Colleen Ebacher (ee-Bash-ur) was just fourteen years old when she first understood the rewards of building bridges between people.
Her mother, intent on expanding her five kids’ horizons beyond the small Wisconsin town they lived in, had piled the family into a camper van for one of their frequent cross-country road trips, unloading them at their grandparents’ house in south Texas for the Christmas holiday.
When a Spanish-speaking neighbor appeared at the door on Christmas Eve with a plate of warm tamales (a dish no-one in her family of Wisconsin dairy farmers had ever tasted) the family called upon teenaged Colleen to explain. She was the only one who, pressured by the nuns at her Catholic school, had studied Spanish.
She couldn’t say much—“I think I just said, ‘Gracias,’” she remembers—but somehow her rough translation turned what might have been an awkward encounter of mutual incomprehension into a community-building exchange of goodwill. With her help, a lasting connection was made.
Building bridges between people became Colleen’s life’s work. Supported by Rotary International Fellowships, she was able to pursue her education in Spanish language and literature, ultimately earning her PhD from University of Michigan. In 1995, she joined the faculty in Spanish and Latin American Studies at Towson University, settling in Monkton where she and her husband raised four children.
Colleen’s work as a teacher extended far beyond the walls of the classroom. She believed deeply in the power of civic engagement and learning through service to the community. She designed and directed professional development programs for K-12 teachers so they could study language, culture and history in Latin America, bringing back their newfound knowledge to hundreds of children in Maryland and the rest of the nation. She developed partnerships with a wide range of community organizations in Baltimore and beyond, so that she and her students could provide more than 4,000 hours of free translation to the Baltimore City Mayor’s office, The Esperanza Center, the ARC of Baltimore, and many others. At the same time, she taught, directed the interdisciplinary studies program at Towson University, garnered multiple grants for her community-engaged teaching and research, and founded a successful consulting business with her husband.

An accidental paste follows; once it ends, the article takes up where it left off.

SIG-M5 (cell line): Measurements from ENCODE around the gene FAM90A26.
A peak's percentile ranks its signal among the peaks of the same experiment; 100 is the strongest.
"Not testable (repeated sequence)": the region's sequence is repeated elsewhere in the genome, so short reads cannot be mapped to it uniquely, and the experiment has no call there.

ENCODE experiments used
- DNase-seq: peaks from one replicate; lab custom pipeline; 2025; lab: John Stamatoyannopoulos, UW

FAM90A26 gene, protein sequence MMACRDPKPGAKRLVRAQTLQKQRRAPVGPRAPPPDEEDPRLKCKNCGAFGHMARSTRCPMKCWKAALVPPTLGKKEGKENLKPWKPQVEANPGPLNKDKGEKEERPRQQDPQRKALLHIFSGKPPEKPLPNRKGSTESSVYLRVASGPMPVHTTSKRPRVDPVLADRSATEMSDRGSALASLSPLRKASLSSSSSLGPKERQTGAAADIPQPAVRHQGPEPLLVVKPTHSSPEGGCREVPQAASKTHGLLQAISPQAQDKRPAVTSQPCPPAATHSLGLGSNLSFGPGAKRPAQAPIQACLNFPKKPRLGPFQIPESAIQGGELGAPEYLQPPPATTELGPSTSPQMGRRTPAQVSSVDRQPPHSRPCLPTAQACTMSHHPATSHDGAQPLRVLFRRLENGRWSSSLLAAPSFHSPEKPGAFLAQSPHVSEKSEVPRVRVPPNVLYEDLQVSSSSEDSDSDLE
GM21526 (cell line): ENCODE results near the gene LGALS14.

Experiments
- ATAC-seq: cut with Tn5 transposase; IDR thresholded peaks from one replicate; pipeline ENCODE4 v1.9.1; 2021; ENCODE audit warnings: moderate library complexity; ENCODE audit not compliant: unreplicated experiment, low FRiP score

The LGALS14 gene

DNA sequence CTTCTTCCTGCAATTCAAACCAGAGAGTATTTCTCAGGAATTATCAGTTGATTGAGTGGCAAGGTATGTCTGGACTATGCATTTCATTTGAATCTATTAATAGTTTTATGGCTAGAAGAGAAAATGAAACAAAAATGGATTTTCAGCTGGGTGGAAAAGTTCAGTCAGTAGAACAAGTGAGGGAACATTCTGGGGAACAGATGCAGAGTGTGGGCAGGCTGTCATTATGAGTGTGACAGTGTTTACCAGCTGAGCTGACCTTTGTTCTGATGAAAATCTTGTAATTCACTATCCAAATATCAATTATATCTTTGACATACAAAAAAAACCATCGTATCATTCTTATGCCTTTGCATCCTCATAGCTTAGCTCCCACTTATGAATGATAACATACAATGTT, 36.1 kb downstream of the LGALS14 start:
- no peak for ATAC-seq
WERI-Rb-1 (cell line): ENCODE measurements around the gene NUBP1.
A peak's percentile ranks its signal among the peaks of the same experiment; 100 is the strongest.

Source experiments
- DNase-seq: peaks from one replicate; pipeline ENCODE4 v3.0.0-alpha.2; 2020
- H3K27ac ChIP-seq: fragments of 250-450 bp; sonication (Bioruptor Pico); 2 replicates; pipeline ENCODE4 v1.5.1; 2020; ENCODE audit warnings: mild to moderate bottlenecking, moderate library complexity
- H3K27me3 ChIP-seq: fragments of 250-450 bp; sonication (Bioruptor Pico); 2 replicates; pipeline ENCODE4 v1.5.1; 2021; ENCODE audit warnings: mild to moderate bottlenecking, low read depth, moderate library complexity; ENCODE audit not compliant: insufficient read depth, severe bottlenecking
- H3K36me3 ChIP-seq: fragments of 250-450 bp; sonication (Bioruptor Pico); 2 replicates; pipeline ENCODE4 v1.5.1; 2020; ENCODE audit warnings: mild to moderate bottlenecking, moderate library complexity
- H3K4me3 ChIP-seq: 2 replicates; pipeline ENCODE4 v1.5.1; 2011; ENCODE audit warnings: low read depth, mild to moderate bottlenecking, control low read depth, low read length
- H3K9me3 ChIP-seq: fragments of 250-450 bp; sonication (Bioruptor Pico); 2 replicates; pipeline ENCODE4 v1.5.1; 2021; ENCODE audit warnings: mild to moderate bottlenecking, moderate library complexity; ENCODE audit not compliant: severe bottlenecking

Like so many others, Colleen became more deeply involved in local politics during the 2016 election. She spent hours knocking on doors and registering voters. On the cold rainy evening of the election, she was in Reading, Pennsylvania, using her language skills to encourage people in marginalized communities to vote. When a local woman admitted that neither she nor her neighbors thought that the political system worked for them, she realized then that they felt completely disconnected. And “as long as that was true,” she says, “they were unlikely to vote.” The next morning, low turnout of Democratic voters decided the outcome of the election.
Colleen’s commitment to building bridges between people—and between communities and the politicians who represent them—took on new urgency. She began working with newly organized grassroots groups. When she realized that many career politicians were as disconnected from the community as community members were from them, she realized that her commitment to community-building required her to do more than advocate from the sidelines. With the support of her friends and family, she decided to stand up and run for office herself.
As a working mom of four children, an educator, and an organizer, Colleen has long understood the value of strong communities. As the representative of District 3 to the Baltimore County Council, she will work tirelessly to bring different voices together to build up our community and steward our shared environment. If we listen and connect with each other, we can achieve the responsive government, 21st-century schools, and revitalized, growing economy that our community deserves.